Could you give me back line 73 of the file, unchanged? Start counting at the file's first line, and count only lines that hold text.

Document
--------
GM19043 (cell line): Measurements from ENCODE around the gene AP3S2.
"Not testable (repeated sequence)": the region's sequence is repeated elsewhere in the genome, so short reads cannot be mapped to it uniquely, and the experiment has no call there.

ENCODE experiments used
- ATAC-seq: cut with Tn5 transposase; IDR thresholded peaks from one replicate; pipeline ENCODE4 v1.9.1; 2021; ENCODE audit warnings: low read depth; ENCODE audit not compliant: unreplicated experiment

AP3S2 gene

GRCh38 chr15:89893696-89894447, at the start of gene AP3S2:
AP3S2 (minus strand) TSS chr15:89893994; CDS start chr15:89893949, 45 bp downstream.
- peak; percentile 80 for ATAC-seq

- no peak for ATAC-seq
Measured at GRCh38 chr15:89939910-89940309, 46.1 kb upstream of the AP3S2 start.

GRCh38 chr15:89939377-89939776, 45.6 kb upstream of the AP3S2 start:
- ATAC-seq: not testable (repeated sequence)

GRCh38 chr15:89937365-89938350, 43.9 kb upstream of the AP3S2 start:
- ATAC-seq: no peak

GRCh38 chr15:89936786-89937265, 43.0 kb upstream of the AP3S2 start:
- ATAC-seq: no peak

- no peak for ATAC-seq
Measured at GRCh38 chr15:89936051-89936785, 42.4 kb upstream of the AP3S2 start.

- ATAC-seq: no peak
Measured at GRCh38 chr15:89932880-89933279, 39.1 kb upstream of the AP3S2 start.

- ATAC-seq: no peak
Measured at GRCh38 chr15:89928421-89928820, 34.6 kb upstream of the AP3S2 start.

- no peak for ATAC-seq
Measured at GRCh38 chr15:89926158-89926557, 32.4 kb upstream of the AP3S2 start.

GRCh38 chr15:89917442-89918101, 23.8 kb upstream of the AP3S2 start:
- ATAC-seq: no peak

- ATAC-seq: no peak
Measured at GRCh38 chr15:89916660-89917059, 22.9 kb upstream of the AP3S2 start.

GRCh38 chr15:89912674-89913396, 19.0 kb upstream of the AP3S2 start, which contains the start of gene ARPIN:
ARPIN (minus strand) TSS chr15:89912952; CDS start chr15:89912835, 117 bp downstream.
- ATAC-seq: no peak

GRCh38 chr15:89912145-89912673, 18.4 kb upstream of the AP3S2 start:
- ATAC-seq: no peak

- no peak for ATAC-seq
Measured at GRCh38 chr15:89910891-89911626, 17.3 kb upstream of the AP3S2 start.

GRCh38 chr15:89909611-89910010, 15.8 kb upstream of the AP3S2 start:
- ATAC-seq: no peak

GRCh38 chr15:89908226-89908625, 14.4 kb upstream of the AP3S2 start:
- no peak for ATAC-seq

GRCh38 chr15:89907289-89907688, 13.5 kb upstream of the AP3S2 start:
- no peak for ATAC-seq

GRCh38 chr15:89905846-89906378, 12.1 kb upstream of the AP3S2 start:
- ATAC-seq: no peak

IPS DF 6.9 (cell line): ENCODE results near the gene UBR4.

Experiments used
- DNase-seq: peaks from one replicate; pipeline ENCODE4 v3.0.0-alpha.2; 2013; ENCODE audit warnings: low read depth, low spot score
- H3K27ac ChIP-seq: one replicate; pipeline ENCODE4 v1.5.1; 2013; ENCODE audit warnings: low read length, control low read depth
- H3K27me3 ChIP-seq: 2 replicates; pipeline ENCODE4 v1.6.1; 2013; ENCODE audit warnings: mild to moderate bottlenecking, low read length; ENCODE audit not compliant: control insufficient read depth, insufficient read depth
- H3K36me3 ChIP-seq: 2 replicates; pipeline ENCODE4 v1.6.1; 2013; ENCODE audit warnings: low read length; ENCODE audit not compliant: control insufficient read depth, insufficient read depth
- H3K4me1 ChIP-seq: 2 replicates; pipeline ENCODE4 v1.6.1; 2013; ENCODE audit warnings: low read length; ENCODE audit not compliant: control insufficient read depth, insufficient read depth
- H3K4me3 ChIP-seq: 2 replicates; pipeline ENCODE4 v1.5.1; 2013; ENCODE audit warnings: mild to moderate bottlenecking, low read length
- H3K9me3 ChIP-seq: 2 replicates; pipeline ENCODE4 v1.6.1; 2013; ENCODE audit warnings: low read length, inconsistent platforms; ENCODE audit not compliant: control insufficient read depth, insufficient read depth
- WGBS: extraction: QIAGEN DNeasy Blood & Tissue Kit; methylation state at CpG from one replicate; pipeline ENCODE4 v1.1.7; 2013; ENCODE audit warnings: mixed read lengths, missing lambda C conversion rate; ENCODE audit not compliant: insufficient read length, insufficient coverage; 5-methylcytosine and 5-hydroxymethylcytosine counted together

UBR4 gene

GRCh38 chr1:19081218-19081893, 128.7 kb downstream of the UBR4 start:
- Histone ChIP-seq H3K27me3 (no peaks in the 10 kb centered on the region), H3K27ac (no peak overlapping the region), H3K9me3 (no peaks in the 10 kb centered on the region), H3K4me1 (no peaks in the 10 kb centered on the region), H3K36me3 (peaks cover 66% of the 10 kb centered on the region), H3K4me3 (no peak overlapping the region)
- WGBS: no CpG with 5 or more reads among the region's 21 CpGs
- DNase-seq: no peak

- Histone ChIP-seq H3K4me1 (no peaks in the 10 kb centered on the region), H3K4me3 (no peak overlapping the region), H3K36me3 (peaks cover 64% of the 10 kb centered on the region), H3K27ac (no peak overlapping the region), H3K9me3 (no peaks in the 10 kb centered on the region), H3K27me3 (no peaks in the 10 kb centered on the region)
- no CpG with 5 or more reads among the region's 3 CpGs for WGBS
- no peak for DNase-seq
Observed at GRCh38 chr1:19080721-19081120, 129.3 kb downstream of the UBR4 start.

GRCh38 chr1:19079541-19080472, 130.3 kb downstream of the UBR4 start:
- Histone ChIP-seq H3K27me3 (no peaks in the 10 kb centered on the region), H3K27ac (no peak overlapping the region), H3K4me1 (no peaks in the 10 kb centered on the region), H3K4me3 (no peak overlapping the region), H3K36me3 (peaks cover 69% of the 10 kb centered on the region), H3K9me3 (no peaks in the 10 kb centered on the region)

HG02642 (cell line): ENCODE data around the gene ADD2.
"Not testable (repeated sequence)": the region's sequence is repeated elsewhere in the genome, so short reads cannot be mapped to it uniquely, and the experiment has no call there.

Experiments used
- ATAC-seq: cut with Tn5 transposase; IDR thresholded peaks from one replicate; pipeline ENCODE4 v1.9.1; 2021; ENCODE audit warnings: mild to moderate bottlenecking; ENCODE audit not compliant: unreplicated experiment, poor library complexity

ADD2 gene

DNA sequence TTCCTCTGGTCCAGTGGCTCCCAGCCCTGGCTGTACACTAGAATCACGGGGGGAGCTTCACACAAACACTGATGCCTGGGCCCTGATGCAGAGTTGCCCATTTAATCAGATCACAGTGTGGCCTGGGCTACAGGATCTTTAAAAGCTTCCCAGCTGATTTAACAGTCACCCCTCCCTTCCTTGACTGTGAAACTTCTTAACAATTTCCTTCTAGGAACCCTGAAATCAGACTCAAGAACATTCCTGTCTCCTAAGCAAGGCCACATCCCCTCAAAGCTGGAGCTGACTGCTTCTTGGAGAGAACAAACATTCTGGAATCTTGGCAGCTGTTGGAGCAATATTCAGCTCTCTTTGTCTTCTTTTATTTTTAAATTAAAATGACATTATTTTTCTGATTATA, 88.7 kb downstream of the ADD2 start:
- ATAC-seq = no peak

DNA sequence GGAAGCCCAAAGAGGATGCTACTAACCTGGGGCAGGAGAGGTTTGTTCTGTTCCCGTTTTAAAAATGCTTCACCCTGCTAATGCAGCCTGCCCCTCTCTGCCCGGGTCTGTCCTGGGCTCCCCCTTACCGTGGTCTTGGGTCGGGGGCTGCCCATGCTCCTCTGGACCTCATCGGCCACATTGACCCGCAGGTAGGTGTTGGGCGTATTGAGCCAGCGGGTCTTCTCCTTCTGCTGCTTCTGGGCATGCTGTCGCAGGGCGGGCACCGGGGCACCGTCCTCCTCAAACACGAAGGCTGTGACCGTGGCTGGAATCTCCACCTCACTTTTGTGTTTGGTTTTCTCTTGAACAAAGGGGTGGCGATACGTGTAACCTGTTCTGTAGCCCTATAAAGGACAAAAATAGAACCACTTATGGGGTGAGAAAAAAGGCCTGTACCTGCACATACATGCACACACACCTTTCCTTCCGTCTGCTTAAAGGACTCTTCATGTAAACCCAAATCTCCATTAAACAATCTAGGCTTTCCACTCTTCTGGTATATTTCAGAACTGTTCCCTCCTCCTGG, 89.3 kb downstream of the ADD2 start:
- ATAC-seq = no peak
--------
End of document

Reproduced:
- ATAC-seq = no peak